[Slate] The Case for Looting

Gordon Mohr gojomo at usa.net
Tue Apr 15 02:27:56 PDT 2003

Contrarian take on looting during the social transition in Iraq...


- Gordon

everyday economics
The Case for Looting
By Steven E. Landsburg
Posted  Monday, April 14, 2003, at 10:33 AM PT

In Iraq, the main looting ended when the coalition troops arrived. Sure, there's been some pilfering of food, appliances, medical
supplies, and historical relics. But by the standards of a country whose rulers have routinely expropriated billions in oil revenue
and seized whatever property struck their fancy, walking off with a jar of peanut butter and a fridge is more petty mischief than

Even if you insist on calling it "looting"—in which case, I have no idea what word you'd use for the depredations of the old
regime—the question remains: What, exactly, is wrong with it?

Objections to looting—or more generally to theft—fall into two categories: the economic and the moral. The fundamental economic
objection is that looting diminishes wealth; the fundamental moral objection is that people shouldn't take things that don't belong
to them. Let's consider these separately.

Start with the economics. It's not immediately obvious that theft does diminish wealth. If you steal my bicycle, I'm one bicycle
poorer, but you're one bicycle richer. Average wealth hasn't changed. No resources have been lost; they've just changed hands. The
economic objection to theft doesn't kick in until your thievery starts distracting you from productive activities. If I've already
got a bicycle, and you spend a day building a bicycle, we end up with two bicycles between us. If instead you spend your day
plotting to steal my bicycle, we end up with just one bicycle between us. That's a bad outcome.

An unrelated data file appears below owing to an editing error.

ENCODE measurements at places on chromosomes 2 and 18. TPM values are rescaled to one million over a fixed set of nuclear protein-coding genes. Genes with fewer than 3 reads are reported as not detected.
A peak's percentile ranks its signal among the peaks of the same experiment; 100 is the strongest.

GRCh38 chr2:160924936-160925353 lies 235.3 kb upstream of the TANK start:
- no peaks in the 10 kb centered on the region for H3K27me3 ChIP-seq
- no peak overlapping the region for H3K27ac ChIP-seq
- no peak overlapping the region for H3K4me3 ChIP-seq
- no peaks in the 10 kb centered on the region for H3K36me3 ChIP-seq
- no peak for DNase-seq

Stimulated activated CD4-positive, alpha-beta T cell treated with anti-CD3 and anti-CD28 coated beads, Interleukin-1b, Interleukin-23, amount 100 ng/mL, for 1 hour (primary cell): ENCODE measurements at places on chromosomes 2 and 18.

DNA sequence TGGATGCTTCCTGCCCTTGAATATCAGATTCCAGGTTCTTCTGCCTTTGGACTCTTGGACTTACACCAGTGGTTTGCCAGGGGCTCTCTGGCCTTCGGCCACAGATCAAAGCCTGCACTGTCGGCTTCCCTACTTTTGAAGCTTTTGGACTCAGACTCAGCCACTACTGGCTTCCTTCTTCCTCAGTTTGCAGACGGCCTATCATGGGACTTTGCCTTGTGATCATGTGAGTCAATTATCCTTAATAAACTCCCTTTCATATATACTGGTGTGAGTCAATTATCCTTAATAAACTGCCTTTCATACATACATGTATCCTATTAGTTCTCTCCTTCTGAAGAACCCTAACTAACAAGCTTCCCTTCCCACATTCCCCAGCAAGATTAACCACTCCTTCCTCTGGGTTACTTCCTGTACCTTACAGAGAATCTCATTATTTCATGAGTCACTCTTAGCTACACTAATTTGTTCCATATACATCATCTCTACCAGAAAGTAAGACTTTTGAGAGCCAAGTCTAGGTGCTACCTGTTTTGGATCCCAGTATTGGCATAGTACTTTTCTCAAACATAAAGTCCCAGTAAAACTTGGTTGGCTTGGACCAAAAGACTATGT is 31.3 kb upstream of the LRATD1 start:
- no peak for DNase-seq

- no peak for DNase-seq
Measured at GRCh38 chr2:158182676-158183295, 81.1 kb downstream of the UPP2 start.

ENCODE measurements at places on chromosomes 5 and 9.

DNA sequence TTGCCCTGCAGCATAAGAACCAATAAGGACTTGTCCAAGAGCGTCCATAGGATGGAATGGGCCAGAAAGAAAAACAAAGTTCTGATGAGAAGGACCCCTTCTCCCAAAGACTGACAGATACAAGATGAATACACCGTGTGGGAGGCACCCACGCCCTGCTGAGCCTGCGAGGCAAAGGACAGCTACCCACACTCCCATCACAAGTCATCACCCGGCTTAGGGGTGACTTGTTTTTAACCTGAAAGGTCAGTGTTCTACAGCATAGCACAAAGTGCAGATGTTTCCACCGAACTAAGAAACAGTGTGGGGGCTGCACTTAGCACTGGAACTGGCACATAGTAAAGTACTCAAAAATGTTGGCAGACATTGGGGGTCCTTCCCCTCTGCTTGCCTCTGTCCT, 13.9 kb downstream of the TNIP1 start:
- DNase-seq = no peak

But does that objection apply in present-day Iraq? Does anybody want to argue that if only they hadn't been out stealing, the
citizens of Baghdad would have been reporting to work, producing goods and services for distribution in smoothly functioning
markets? The fact is that in the (hopefully brief) chaos of liberation, there probably aren't a whole lot of useful tasks for Iraqis
to do. From an economic point of view, that means their time has very little value—so they might as well spend it stealing.

Another economic objection to theft is that it inspires potential victims to take costly precautions to protect themselves. Instead
of hiring someone to build you a patio, you hire someone to install iron gates and a burglar alarm. The world ends up one patio

But again, this hardly seems relevant to a society that has been suddenly and temporarily plunged into chaos. Nobody in Baghdad is
building patios right now anyway. (Of course, there might be some patios that went unbuilt a few months ago, as people installed
iron gates in anticipation of today's looting. But that harm's already been done, whether the looting occurs or not.)

The final economic objection to theft is that people will not work and save to accumulate assets that are liable to be stolen. But
this objection applies equally well to assets that are liable to be appropriated by the state. I'll bet you a dollar that the net
effect of the liberation—inclusive of all the looting—will be more productivity and saving, not less.

Turning now to the moral issue, most civilized people (my ex-wife and her attorney excluded) instinctively recognize the fundamental
human right to retain one's earnings, and therefore react with abhorrence to unrestrained thievery (and, if they are intellectually
consistent, to marital property laws and the taxation of income). But I wonder how much of the property in Baghdad was legitimately
earned in the first place. Iraq, for at least two decades, has been a society where many rewards have flowed not to those who served
the needs of the marketplace, but to those who served the needs of the tyrant. If those rewards are redistributed to the tyrant's
victims, that's fine with me.

That's not to say that the crowds' exuberance has been harmless; I'm sure that a lot of glass and more than a few noses have been
needlessly broken, and I'm sure that some goods have been transferred to people who won't fully appreciate their value. (On the
other hand, I'm also sure that some goods have been transferred from people who didn't fully appreciate their value.) But in the
scheme of things, this is small potatoes. Iraq has been systematically looted for two decades. This is, one dares to believe, the
beginning of the end.

Steven E. Landsburg is the author, most recently, of Fair Play: What Your Child Can Teach You About Economics, Values, and the
Meaning of Life. You can e-mail him at armchair at troi.cc.rochester.edu.

Photograph of Baghdad looter by Odd Andersen/AFP.

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